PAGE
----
MMP Collectibles of Las Vegas just popped up on a Google search:

https://mmpcollectibles.com/

Lots of signed music and movie memorabilia. 

Take a look. 

What do you think?

A few samples from their inventory:

Tags: beatles, doors, elvis, hendrix, joplin, mmp collectibles, morrison, sinatra, stones

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They have a couple of "Runaways" signed items and they're trash. Not even close.
The U2 autographs are garbage! And the same goes for the Springsteen and Guns N Roses items too...

FAKES

Here's one of their Michael "Jaksuls".  The person that signs these has sold them for years on ioffer. 

Correct.
These are all signed by the same person and not Michael.
Attachments:

Out of Las Vegas...what a surprise.

These are hilarious. 

This is a good example of a company where you probably don't even need a specific knowledge on any of the signatures to know they're peddling garbage. Just a basic competency in the world of autographs will do.

But I looked up U2 first, and of course, they're selling pick guards for $75 and LPs for under $150. Signed by the entire band.

These really look like the junk you'd find a comic con stands. In fact, I'm almost certain I've seen this forgers work at Wizard World shows (and beyond). 

I like how they think rotating the pen colors helps.

Yes Rich you sent me pics of the Jaksuls from some con's already.  My guess is they are getting the things on ioffer and peddling.

I imagine they're going direct to the source and not buying on iOffer.

This is the "authentication" service they use:

http://autographsauthenticationservices.com/story/

How "they (Autographsauthenticationservices)" do it:

HOW WE DO IT

AAS’s experts work as a team to compare and evaluate every item
submitted using a distinct and comprehensive system of technology to
determine the validity of every autograph(s) or handwriting set.
The Staff at Autographs Authentication Service are exceptionally versed
in recognizing the many different variations and the evolution of a
person’s handwriting and are able to easily identify forged handwriting,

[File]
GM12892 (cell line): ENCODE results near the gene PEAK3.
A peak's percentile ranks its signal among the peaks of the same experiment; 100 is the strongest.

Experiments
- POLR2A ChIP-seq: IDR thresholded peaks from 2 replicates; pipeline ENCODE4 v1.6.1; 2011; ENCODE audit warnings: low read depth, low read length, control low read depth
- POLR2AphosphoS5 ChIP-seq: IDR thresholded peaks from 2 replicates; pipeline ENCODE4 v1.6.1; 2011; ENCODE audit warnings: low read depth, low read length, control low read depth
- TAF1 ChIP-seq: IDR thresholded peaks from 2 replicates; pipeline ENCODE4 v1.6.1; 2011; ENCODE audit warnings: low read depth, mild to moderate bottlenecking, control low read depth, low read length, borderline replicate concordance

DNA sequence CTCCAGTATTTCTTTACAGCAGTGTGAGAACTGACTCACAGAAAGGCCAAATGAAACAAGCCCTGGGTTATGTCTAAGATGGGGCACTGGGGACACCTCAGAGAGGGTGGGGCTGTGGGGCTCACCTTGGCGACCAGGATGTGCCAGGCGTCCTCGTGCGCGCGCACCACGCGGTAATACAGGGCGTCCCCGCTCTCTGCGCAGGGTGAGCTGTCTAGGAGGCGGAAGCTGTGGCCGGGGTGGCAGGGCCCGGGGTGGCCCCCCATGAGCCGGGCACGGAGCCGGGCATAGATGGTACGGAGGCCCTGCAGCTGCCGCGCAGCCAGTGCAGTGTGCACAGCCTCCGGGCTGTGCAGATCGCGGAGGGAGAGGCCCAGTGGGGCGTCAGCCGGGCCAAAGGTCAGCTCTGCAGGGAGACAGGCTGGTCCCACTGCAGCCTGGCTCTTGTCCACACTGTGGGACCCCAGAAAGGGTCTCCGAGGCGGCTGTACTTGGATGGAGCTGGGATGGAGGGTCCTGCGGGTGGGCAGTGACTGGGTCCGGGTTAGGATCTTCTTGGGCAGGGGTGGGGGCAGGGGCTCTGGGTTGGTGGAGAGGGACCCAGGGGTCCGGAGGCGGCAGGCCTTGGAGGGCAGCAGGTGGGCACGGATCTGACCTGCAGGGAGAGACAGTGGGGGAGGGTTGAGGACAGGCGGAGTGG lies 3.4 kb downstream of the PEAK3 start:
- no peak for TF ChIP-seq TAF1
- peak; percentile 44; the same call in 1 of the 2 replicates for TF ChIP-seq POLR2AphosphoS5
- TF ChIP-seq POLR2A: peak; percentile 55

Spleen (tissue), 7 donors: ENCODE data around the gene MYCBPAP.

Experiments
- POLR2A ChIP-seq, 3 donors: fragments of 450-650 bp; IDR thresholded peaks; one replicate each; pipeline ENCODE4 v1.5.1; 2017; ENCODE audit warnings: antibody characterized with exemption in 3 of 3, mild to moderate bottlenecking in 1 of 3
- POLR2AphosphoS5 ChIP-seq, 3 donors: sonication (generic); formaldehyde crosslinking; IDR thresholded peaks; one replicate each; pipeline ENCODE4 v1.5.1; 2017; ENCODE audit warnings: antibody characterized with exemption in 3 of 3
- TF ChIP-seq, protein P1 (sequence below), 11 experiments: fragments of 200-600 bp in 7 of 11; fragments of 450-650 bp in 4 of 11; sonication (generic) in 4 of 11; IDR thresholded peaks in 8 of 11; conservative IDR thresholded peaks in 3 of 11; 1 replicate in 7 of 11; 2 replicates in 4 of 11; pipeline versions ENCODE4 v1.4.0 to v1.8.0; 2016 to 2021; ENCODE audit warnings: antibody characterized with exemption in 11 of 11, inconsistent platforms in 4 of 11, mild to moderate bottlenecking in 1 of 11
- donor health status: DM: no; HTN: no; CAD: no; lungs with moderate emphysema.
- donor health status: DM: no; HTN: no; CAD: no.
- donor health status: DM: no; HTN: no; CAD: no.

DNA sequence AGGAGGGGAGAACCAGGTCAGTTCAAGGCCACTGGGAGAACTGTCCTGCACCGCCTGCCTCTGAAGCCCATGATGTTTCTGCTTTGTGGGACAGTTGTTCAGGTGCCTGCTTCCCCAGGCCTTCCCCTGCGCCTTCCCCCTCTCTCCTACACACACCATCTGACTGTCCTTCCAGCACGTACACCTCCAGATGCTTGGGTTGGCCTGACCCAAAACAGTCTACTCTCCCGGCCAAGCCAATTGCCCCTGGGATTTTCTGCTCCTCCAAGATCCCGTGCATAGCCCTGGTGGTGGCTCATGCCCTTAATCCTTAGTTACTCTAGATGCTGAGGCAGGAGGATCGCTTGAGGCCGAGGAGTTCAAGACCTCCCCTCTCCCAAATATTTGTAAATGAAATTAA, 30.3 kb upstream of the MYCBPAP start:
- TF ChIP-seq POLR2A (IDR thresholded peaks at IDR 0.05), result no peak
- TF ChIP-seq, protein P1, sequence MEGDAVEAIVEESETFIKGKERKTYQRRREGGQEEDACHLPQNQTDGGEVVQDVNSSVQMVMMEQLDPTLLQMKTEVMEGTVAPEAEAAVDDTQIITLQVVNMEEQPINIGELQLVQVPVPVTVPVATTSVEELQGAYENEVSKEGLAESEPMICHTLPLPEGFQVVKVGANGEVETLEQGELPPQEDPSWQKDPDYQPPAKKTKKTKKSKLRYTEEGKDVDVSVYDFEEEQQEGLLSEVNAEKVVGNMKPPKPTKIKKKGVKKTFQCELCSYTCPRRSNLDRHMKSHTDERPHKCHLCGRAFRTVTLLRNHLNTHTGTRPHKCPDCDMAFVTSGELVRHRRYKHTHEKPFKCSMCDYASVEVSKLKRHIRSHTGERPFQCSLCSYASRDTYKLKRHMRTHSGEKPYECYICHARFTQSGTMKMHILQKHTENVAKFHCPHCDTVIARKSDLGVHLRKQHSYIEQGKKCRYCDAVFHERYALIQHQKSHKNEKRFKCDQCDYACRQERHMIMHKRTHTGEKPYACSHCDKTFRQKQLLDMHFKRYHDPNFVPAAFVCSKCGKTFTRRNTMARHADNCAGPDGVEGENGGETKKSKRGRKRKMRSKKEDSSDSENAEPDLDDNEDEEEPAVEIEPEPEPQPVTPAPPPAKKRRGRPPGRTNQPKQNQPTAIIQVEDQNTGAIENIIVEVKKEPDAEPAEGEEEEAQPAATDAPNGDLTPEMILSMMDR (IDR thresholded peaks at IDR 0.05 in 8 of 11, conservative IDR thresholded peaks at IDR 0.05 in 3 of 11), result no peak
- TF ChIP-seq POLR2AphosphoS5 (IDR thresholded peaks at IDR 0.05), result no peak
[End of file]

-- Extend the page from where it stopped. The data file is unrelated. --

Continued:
autopens, secretarial copies, stamped signatures, and other facsimile
versions of a person’s hand-written documentation.

Prior to forming AAS, our specialists were previously employed by firms,
and the government as forensic handwriting experts trained by the
police to witnesses their finding of fact and conclusion for civil and
criminal prosecutions.

Our experts were graduates of a program offering the basics of training
in handwriting analysis and document examination and through a
2 year course of workshops and projects they learned the basis of
handwriting identification, including principles and theories accepted
by document examiners worldwide. This police program was
instituted jointly with Interpol and local police, so our professionals are
worldwide accredited.

A major part of the Interpol and police initiative was to analyze the
primary features of handwriting, and make known more complex
writing components, such as movement, line quality and the rhythms
of writing. Essentially every aspect of the document is subject to
question, and complete analysis.

Another phase of the program in signature evaluation taught the
graduates to look at specific attributes of counterfeiting and its
common nuances. AAS’s experts rate paper types, and common ink
grades used in the last 50 years, and distinctly know and understand
the aging process of handwriting, and the distortion of ink quality.
Specific guidelines facilitate the tasks of handwriting evaluation and
complete document analysis. The procedures facilitate worksheets
and make use of thousands upon thousands of comparison charts for
handwriting identification classes and types for complete document
understanding.

AAS evaluators studied the history of counterfeiting and lots of detailed
material from past court cases and letters of opinion from the courts
regarding the testimony and its usefulness in all levels of government
cases from civil litigation to criminal prosecutions. This extensive
program was aimed at training AAS experts to correctly detect any
signs of falsehood, or counterfeit handwriting whereby people fake
another person’s handwriting for profit, or criminal endeavors.

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